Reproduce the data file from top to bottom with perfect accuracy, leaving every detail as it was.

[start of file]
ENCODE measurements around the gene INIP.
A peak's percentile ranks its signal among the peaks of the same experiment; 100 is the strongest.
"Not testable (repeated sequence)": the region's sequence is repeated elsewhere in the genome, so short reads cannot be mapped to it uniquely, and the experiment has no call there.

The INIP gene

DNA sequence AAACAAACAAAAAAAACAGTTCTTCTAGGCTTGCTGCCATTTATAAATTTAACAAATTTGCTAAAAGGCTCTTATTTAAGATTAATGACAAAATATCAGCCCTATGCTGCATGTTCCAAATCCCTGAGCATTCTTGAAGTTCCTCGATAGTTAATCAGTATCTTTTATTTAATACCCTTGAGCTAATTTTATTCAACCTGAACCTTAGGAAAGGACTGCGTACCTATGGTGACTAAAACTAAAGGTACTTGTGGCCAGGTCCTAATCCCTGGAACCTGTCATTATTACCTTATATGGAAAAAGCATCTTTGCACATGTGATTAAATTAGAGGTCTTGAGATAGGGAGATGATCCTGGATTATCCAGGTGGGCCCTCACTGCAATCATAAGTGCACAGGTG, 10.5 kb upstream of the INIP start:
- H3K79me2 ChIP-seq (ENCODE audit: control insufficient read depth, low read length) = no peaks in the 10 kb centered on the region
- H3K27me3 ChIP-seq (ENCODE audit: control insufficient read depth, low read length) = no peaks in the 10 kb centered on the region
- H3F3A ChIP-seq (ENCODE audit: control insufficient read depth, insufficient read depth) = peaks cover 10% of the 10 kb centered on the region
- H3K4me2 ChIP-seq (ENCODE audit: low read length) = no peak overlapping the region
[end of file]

ENCODE measurements around the gene INIP.
A peak's percentile ranks its signal among the peaks of the same experiment; 100 is the strongest.
"Not testable (repeated sequence)": the region's sequence is repeated elsewhere in the genome, so short reads cannot be mapped to it uniquely, and the experiment has no call there.

The INIP gene

DNA sequence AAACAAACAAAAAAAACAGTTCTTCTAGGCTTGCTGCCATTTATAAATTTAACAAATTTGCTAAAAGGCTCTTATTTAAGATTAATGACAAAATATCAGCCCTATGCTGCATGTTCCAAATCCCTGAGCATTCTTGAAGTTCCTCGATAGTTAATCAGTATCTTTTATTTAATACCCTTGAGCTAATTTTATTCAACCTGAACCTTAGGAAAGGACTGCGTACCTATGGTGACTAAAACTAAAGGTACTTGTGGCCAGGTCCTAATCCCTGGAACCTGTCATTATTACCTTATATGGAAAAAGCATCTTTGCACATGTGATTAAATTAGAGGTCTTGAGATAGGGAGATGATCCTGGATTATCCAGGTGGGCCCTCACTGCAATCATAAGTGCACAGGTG, 10.5 kb upstream of the INIP start:
- H3K79me2 ChIP-seq (ENCODE audit: control insufficient read depth, low read length) = no peaks in the 10 kb centered on the region
- H3K27me3 ChIP-seq (ENCODE audit: control insufficient read depth, low read length) = no peaks in the 10 kb centered on the region
- H3F3A ChIP-seq (ENCODE audit: control insufficient read depth, insufficient read depth) = peaks cover 10% of the 10 kb centered on the region
- H3K4me2 ChIP-seq (ENCODE audit: low read length) = no peak overlapping the region